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ErikM

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The Super Tuscan is always one of the favorites of mine, friends, and family. I'd like to make it from scratch instead of from a kit. The question I have is the blend ratios.
Super Tuscan is a blend of Sangiovese, Cabernet, and Merlot. But what are the ratios? 75% sangiovese, 15% cabernet, 10% merlot?
Any suggestions as a starting point?
 

Johnd

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The Super Tuscan is always one of the favorites of mine, friends, and family. I'd like to make it from scratch instead of from a kit. The question I have is the blend ratios.
Super Tuscan is a blend of Sangiovese, Cabernet, and Merlot. But what are the ratios? 75% sangiovese, 15% cabernet, 10% merlot?
Any suggestions as a starting point?
For the most part, the answer is yes. Super Tuscans can be blended in almost any ratio desired. Below is a quote from Wine Enthusiast magazine, published on line:

"They are among the most enthralling and diversified wines in Italy, yet there is probably no term in Italian wine that is more slippery, vaporous and misunderstood than “super Tuscan.”

“When I first heard ‘super Tuscan,’ I thought we were talking about unleaded fuel, not wine,” says Roberto Guldener, who runs Terrabianca in Radda in Chianti and makes several super Tuscans.

Some people define super Tuscan as a Tuscan blend made with Cabernet Sauvignon or other international varieties. Others define it as a wine that breaks ranks with Italy’s strict Denominazione di Origine Controllata (DOC) quality regime. Others define it as any expensive wine from Tuscany.

The truth is super Tuscan is all those things—and none of those things. A super Tuscan can be a 100 percent expression of Sangiovese with absolutely no international varieties. It can be a DOC wine, and in fact many are, and it can span any price point from $12 to $275.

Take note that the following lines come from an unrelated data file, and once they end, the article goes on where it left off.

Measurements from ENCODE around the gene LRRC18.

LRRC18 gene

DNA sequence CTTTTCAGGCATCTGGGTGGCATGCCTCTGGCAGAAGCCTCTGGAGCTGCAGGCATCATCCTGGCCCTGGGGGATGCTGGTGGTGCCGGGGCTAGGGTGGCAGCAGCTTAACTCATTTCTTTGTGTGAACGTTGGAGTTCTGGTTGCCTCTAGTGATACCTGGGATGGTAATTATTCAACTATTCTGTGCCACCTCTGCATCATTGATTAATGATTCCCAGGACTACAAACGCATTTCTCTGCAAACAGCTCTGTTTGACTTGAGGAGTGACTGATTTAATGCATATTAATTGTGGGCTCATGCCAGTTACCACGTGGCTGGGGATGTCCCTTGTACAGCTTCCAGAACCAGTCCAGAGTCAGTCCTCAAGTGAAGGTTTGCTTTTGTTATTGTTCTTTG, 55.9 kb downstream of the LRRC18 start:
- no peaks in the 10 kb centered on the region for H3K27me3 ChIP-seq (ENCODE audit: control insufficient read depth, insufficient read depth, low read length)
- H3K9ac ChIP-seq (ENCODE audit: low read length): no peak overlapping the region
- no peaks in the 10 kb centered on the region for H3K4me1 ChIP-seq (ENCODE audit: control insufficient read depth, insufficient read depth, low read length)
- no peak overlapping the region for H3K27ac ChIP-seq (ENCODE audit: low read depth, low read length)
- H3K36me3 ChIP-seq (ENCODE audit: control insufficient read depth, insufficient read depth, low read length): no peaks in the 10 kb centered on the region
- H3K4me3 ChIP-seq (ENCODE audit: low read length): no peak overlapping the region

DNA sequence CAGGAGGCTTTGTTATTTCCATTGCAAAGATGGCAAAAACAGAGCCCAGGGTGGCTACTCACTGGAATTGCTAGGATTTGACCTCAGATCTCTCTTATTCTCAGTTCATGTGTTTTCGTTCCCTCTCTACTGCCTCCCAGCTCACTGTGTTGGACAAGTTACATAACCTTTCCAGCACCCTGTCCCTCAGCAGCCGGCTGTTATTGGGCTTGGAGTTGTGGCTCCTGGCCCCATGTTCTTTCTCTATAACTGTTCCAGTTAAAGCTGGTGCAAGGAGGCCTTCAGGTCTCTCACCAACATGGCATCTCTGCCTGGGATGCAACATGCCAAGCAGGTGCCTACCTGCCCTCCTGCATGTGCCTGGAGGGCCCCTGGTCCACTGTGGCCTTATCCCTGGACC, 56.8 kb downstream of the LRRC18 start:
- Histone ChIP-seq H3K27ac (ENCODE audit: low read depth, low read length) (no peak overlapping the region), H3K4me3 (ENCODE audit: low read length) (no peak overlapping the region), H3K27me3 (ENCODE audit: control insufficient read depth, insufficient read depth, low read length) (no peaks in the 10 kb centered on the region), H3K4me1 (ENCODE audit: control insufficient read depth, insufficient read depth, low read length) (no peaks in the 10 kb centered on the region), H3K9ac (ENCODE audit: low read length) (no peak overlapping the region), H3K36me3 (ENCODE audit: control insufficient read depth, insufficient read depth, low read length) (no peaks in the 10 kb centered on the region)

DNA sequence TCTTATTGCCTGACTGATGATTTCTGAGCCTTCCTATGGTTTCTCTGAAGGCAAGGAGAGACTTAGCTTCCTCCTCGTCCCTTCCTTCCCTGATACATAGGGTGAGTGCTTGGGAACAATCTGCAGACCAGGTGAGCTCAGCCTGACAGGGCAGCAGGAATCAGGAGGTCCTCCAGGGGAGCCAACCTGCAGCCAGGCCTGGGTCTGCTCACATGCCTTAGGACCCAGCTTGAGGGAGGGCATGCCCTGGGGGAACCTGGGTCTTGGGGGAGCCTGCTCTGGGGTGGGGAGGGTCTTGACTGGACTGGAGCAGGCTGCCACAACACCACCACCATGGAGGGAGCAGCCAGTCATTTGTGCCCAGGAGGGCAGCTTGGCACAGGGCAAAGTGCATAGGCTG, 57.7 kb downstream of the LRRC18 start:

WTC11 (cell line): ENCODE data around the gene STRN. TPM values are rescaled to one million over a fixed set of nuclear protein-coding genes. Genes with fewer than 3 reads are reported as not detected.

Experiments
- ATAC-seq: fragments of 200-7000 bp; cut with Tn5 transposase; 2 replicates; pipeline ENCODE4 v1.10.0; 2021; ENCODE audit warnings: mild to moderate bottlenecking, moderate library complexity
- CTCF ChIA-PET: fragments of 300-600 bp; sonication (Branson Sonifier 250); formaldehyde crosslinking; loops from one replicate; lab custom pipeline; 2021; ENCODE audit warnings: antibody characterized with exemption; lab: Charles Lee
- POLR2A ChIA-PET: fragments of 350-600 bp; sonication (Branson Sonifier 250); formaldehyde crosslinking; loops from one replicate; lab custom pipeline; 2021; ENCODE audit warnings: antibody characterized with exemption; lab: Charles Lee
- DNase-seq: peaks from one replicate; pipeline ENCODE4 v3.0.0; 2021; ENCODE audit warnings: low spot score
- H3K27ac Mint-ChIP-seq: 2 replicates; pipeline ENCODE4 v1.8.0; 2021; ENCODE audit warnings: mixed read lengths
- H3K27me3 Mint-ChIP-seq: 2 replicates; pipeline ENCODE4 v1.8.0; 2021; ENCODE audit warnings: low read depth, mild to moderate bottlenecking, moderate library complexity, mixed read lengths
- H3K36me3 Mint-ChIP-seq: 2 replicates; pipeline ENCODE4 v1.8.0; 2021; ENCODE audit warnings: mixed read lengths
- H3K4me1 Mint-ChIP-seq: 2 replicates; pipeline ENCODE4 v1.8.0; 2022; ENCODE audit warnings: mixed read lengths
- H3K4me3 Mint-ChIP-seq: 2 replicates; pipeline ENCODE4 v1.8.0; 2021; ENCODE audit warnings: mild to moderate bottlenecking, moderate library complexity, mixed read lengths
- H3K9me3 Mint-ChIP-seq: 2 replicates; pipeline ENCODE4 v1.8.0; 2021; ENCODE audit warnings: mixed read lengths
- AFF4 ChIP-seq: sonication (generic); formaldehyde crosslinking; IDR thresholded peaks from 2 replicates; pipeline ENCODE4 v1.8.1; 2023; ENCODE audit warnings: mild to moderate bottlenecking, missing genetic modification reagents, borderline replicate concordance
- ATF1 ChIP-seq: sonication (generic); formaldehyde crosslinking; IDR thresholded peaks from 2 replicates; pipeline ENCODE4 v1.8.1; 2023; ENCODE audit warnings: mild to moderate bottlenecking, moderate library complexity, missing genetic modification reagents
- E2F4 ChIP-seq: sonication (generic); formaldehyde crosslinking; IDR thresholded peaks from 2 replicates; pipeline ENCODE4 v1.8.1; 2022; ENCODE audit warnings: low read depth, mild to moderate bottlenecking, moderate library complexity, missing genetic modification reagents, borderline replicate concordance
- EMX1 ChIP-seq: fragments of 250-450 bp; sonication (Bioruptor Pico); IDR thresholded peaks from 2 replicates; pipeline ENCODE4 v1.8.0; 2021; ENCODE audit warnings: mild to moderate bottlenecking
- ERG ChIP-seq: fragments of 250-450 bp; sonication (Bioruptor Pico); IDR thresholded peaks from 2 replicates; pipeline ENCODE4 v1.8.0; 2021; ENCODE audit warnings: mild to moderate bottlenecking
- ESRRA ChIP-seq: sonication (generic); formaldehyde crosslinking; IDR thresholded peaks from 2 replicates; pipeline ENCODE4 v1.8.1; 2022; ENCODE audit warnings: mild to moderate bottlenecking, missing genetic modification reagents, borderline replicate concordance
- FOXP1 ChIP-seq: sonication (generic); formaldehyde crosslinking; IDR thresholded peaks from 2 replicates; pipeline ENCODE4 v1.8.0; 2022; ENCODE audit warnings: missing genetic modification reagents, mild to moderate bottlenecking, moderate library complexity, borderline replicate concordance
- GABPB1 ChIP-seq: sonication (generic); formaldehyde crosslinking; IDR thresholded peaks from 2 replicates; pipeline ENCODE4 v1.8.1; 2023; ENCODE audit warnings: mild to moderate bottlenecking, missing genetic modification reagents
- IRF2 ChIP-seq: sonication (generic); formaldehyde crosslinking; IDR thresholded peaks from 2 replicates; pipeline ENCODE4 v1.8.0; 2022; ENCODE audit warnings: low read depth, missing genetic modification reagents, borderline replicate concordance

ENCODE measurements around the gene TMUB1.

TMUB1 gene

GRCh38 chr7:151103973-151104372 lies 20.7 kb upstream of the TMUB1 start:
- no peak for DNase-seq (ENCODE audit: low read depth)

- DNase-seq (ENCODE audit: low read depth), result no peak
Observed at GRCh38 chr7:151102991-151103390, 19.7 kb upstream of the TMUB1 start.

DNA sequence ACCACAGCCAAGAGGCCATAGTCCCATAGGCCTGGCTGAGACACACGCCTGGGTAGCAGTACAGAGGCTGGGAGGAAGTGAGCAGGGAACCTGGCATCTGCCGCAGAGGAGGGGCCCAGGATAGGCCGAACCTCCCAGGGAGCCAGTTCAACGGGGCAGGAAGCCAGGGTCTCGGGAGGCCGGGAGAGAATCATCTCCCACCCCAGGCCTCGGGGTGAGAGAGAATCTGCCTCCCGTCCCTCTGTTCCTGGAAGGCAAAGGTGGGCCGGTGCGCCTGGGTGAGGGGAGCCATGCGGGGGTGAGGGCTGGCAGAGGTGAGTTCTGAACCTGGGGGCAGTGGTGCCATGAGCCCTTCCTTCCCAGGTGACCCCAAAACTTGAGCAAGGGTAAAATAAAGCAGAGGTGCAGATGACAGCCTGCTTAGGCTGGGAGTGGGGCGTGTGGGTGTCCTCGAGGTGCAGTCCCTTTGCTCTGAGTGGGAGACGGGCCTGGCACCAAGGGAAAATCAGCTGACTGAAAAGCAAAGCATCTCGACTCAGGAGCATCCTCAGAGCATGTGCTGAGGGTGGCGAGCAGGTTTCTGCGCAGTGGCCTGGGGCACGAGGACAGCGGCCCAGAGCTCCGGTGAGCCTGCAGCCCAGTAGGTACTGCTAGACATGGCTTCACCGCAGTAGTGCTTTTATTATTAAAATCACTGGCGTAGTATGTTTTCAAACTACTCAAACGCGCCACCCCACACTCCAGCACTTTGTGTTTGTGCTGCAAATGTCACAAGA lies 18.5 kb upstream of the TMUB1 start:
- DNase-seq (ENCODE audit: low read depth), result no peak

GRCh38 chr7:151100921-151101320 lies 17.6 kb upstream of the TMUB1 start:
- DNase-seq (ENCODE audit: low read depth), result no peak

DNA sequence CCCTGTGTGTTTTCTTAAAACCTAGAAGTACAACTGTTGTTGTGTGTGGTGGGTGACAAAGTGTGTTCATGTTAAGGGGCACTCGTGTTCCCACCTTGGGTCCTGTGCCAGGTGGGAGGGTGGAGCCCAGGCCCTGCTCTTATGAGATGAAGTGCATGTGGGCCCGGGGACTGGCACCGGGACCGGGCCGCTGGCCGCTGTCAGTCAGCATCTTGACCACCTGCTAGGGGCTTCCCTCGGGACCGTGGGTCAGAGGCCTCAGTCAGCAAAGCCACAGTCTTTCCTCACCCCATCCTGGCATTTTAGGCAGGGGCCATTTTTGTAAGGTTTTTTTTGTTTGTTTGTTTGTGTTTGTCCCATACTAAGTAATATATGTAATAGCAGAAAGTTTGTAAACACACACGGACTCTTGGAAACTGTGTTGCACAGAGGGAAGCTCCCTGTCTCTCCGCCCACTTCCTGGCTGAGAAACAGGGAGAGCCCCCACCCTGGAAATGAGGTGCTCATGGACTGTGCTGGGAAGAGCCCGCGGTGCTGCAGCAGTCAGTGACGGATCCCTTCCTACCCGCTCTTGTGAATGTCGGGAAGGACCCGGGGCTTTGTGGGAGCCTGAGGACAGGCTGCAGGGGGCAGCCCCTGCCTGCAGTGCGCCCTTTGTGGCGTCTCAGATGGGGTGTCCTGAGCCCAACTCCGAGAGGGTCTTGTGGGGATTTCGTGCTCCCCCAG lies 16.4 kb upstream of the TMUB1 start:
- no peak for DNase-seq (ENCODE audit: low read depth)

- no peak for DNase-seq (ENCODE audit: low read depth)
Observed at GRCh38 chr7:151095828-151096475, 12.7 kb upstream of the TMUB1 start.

And the definition is changing all the time."
 

heatherd

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There's one posted on Epicurous that is:
"Antinori Tignanello Toscana 2004 ($80)
In 1971, Piero Antinori broke Chianti's rules by adding international grapes to Sangiovese and it joined Sassicaia as one of the first wines to be called a super-Tuscan. Tignanello is 85 percent Sangiovese, 10 percent Cabernet Sauvignon, and 5 percent Cabernet Franc. It showcases a modern style, with luscious blackberry and vanilla notes, a dash of spice, and a silky, sensual mouthfeel. Compared to Sassicaia ($180) and Ornellaia ($175), it's a tremendous value for a collectible wine."
 

kevinlfifer

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The ratio I see kicked around the most is 60% Cab Sauv, 30% sangiovese, 10% Merlot (all =/- 5% or so).

I did an old school Super T with 60% Malvasia Nero and 40 % Sangiovese, from juice buckets. It turned out wonderful, made 5 cases in 2014, have 3 bottles left. Malvasia has been supplanted by Cab Sauv in recent history.
 
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When I make my Super Tuscan from home kits I ferment 2 carboys of Sangiovese, and 1 each of the Merlot and Cab Sauv. I blend the 2 Sangiovese carboys with half each of the other two, so the blend is 66% Sangiovese, 16.5% Cab, and 16.5% Merlot. The missing 1% is pure love.

The result is consistently good. Sometimes I beef up the body by adding some additional concentrate in the Sangiovese batches.

The remaining wine goes into bottles as pure varietal.
 

Johnd

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Bottom line is, with the wine varietals you mention, you really can't go wrong. Try blending them in different percentages and see which one is tops in your tasting test, and go with that blend.
 

Stevew1

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My super Tuscan was a 70/30 sangiovese merlot blend. My wife keeps giving it away.
 

Tony_Tiz

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I've read that you can also add Cabernet Franc and Syrah. Or is it just Sagio, Merlot and Cabernet Sauvignon?
 
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